Tiffany Reisz Talks Kink, BDSM And The Siren

Tiffany Reisz stunned and delighted readers with her full-length debut, The Siren, which tells the story of fiery erotica author Nora Sutherlin as she aims to impress a potential publisher with her latest work, growing close to editor Zachary Easton in the process. When Zach discovers Nora's BDSM lifestyle, he's both intrigued and drawn to the multifaceted woman. RT reviewer Mandy Boles insists that the novel "should be required reading this fall" and eagerly volunteered to ask the author a few questions about this sizzling series starter. 

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The main character Nora Sutherlin is an erotica writer, and of course, you write erotica as well. Are there any other similarities between you and Nora? Perhaps her excellent fashion sense?

I WISH I had had her wardrobe and the body to pull it off. Nora and I, are both Catholic and we’re both Switches. For the uninitiated, “Switch” is a BDSM term for someone who tops (a Dominant) and someone who bottoms (a submissive). Someone asked me if Nora was my alter ego. Nope, she’s my alter-id. If I looked like her and could get away with the crazy stuff she pulls, you better believe I’d do it. Since I don’t and I can’t, I’m quite content to simply chronicle the adventures of this beautiful, wacky woman who lives in my head.

Zachary Easton, one of Nora’s love interests and the editor of her manuscript, finds himself slowly drawn into Nora’s world including her practice of BDSM. The BDSM scenes in the book were some of the most graphic and from what I can tell, the most accurate as far as tools used in BDSM that I have read so far. Who are some BDSM writers that have inspired you?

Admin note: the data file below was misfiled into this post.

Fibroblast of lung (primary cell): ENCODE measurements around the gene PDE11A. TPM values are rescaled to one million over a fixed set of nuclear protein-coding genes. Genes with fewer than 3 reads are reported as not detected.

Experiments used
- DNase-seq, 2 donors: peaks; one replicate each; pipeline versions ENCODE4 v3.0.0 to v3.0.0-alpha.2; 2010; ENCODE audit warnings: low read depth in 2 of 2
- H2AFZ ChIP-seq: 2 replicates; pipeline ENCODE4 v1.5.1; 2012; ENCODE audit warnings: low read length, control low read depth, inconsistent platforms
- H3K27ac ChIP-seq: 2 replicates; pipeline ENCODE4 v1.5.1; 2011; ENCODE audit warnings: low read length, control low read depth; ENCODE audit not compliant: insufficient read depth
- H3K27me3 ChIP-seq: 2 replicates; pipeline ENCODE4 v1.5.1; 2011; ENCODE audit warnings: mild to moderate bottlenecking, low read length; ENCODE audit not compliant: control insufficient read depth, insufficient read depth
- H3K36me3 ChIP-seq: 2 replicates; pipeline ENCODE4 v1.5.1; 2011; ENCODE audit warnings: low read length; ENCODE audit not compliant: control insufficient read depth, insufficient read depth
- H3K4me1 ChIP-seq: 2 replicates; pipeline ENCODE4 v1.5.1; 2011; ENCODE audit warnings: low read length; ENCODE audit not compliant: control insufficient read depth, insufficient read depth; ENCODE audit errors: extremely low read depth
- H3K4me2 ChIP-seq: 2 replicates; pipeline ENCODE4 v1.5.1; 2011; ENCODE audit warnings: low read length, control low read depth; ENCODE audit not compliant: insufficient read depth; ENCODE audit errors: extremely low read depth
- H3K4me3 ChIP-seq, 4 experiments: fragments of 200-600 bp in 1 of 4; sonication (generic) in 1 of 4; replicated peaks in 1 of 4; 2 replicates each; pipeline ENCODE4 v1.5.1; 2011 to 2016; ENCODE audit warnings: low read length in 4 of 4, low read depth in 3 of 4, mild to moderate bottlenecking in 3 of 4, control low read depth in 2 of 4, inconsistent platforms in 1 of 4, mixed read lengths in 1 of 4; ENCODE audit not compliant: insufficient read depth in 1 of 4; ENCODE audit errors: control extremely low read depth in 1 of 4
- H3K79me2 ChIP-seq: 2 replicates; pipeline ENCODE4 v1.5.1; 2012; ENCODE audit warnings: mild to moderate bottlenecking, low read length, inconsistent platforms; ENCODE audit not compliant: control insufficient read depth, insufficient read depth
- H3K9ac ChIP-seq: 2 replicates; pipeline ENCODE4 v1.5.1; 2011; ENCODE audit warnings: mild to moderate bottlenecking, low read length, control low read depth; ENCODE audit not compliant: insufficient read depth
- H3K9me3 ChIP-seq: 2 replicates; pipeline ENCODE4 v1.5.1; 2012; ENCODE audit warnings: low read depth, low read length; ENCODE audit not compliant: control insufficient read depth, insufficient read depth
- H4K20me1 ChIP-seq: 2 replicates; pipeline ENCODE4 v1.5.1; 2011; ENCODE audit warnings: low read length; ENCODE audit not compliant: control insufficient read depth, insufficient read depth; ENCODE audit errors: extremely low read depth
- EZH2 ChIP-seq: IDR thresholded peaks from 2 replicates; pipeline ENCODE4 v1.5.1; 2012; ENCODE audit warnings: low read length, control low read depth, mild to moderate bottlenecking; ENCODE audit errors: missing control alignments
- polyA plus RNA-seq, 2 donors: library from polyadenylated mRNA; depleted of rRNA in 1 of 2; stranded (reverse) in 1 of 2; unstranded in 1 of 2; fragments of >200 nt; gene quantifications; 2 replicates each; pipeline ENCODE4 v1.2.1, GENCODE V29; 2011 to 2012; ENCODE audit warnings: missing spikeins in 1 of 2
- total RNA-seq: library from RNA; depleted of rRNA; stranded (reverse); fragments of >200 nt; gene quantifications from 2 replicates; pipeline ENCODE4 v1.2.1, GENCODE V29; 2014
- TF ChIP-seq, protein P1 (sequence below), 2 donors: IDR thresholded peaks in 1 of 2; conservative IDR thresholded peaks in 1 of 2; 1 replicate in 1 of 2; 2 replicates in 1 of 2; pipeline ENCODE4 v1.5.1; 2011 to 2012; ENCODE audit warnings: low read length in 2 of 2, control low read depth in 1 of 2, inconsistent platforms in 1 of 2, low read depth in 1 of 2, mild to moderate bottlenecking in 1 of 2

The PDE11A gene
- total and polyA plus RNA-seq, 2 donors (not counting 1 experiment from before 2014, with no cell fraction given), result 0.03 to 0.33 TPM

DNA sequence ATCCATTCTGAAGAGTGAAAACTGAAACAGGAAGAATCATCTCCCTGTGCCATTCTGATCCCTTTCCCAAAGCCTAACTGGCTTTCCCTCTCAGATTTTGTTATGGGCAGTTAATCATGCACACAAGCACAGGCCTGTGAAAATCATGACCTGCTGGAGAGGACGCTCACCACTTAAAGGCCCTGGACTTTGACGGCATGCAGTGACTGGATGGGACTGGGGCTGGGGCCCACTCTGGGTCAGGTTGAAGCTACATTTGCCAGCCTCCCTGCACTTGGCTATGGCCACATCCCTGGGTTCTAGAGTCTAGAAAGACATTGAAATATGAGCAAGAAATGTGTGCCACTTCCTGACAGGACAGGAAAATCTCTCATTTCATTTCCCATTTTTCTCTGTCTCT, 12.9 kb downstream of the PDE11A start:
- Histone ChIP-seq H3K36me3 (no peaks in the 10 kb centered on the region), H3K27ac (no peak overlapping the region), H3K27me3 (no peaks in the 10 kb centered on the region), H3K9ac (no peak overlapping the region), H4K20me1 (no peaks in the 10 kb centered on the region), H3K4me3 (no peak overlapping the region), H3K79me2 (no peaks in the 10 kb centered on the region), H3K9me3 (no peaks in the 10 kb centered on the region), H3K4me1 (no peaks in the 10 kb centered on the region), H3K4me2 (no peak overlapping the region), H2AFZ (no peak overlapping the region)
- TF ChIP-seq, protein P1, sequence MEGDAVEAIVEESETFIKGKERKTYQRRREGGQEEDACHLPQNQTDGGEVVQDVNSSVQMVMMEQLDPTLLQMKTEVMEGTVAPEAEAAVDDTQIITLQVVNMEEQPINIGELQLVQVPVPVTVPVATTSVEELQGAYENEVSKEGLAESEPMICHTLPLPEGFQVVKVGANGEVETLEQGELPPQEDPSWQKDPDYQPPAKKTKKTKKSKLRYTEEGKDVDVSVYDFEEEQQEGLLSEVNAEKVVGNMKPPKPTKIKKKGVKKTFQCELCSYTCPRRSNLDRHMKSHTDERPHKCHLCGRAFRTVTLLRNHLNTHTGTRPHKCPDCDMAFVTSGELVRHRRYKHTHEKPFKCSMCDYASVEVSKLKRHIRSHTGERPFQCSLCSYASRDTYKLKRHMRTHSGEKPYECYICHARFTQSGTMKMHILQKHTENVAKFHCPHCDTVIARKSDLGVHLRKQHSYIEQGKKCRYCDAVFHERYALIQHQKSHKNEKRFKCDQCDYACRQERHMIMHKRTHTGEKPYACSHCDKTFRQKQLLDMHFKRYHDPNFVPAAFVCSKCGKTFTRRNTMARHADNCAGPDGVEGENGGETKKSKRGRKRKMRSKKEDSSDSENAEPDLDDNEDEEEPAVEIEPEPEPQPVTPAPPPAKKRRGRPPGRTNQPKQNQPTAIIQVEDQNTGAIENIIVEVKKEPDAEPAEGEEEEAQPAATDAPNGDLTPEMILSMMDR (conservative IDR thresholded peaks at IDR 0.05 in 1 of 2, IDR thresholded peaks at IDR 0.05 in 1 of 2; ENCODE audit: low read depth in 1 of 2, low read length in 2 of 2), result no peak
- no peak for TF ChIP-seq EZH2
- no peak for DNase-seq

I’m forever indebted to Pauline Réage, author of The Story of O, for writing such a beautiful, brave, and graphic book of erotica. She mixes sex with religion, pain with pleasure, in shocking ways. But it was Jacqueline Carey’s book Kushiel’s Dart that proved to me how beautiful BDSM could be on paper when done right. And I’m an Anne Rice acolyte. Reading The Sleeping Beauty Chronicles at age 16 changed me forever. The accuracy in my books comes from the fact I’m actually kinky and have either done or seen done almost everything in the books. If it’s an act I haven’t directly participated in, I make sure to find a kinkster who has done it and ask her (or him) for details. I used to belong to a sadist. Great guy. Loved caning.

I loved Wesley, Nora’s young assistant. He is an angelic, beautiful character I foresee readers falling in love with. Throughout The Siren Wesley expresses his disapproval of Nora’s BDSM practice and for her past relationship. Some might say Wesley is Nora’s voice of reason. Others might say his love for Nora makes it impossible to accept her romantic and sexual proclivities. How would you describe the relationship between Wesley and Nora?

Wesley is based on a very good friend of mine who is also unnecessarily attractive, virginal, Christian, hilarious, and a really good cook. If anyone says Wesley’s unrealistic I can only say, “Wait until you meet the real thing.” My friend who Wes is based on is an angel. He’s done medical missionary work in Haiti and Honduras. And yet he adores wild, bad girls. The more messed up a girl is, the more likely he is to fall for her. He loves his impossible relationships. I think Wesley has a savior complex. I think he thinks he can save Nora. He sees another version of her, a version of Nora that has cut ties to her kinky lifestyle. It’s that version of Nora he adores. The question is, will that version of Nora ever exist? And if she left that world behind, would she still be Nora?